Monday, February 16, 2015

Hire an editor, not a content coach

Somehow the title "editor" has become a dirty word.

The daily newspaper here (and other Gannett dailies) recently reorganized its news staff. Titles with words like "news" and "editor" disappeared.

That's a problem for public relations people who practice good media relations. If I want to pitch a particular story to a reporter covering the town of Brighton, I could look at a page of newsroom contacts, and find the right individual. Or an editor who'd be interested.

Newsroom, By Thomas Schmidt (NetAction) (Own work)
[CC BY-SA 3.0 (
/3.0)], via Wikimedia Commons
Today, it's a murky search. "Editors" have been replaced by Content Strategists. Audience Analysts. Consumer Experience Directors. And Storytelling Content Coaches.

One staff member's new job title is Problem Solver. I'm not kidding. In the real world, that job was formerly "Consumer Advocate." And it came with a TV studio.

Visit that Newsroom Contacts page. Find someone called a News Editor. Assignment Editor. Copy Editor. Sports Editor. Business Editor.

Good luck.

Editors play, or played, an important role in the gathering and disseminating of news. They challenged reporters' assumptions and pressed for specific facts. They changed weak passive prose from "It was announced at the town board meeting..." to active voice: "Town board members voted build a new park using a $400,000 state grant."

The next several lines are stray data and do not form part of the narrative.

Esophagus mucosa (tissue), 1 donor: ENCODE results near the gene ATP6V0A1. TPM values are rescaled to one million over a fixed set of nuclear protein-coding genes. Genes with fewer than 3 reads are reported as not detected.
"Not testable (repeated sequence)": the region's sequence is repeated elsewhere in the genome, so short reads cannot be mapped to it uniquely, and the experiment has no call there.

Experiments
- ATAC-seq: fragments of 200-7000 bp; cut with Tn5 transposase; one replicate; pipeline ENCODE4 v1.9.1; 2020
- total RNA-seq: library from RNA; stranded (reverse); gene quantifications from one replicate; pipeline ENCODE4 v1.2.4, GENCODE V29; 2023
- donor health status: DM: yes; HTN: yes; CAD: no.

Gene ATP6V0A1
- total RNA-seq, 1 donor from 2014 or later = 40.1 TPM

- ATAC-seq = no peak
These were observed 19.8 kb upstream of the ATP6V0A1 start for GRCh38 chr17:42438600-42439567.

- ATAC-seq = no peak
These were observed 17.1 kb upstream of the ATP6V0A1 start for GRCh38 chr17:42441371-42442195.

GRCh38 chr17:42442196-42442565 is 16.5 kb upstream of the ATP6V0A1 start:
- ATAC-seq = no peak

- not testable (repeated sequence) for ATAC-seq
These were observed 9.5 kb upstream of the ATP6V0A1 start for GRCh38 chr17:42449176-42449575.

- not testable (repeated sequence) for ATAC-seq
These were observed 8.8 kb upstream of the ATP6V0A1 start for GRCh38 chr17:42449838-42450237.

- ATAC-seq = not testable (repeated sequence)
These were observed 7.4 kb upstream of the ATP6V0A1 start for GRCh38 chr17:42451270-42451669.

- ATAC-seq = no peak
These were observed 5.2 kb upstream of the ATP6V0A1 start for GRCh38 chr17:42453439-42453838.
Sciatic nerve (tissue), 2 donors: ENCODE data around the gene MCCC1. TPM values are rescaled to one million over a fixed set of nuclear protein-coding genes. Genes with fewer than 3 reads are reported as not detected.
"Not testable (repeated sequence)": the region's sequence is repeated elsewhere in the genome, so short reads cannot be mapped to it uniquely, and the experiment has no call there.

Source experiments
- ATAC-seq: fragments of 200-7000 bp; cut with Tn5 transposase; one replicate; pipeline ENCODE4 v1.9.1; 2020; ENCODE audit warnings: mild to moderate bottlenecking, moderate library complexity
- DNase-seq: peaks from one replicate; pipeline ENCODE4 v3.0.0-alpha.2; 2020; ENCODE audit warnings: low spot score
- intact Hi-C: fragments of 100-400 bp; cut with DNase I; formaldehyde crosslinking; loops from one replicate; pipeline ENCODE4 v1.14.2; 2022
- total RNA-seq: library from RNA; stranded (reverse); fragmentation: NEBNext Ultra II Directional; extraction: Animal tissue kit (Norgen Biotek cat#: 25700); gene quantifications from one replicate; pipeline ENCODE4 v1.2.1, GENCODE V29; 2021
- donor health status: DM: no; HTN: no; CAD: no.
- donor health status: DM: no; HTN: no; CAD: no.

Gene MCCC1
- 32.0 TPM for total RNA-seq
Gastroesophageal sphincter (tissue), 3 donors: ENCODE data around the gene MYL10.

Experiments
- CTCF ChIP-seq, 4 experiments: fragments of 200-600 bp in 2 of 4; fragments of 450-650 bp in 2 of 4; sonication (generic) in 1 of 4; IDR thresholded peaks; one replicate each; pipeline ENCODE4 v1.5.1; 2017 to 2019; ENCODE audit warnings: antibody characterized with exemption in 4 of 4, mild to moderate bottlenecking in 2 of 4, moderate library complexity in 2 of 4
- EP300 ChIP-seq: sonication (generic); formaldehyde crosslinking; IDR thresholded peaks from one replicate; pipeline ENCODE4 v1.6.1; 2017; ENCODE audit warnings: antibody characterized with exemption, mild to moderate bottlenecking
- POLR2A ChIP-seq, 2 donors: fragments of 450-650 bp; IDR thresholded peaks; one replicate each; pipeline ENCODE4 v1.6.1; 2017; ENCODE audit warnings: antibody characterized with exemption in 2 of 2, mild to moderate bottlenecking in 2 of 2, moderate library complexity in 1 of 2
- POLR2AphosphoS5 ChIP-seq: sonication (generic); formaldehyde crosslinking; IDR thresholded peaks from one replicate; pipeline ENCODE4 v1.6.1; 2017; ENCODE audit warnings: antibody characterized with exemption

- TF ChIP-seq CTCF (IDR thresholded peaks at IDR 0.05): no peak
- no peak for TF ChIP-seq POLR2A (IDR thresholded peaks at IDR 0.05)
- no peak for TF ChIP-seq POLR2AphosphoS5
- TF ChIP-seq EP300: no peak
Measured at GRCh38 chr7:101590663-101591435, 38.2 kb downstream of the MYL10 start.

The men and women who edited my newspaper copy asked tough questions. They made me dig for specifics. They demanded I rewrite weak copy. Tough editors like Rudy Elder, Charles Hickey, and Mary Eggert made me a better reporter.

Could a "storytelling content coach" do the same? I want an editor, not a coach.

Every day, the internet generates mega-terabytes of content. I'm a contributor. And people in the news business need to sound relevant, and add video to their web reports. So adding "content" to their job descriptions isn't heresy. TV newsrooms have a jump here, because they've reported stories using mixed media for decades. The web is just another channel for them.

But, with reporters or Problem Solvers filing stories via iPads and tweeting 140-character snippets of facts from courtrooms, there's still a need for news editors. Copy editors. Gatekeepers.

Where do you find people with those newsy job titles? They work at many TV stations' news departments. Where they're very busy, not trying to mimic a newspaper.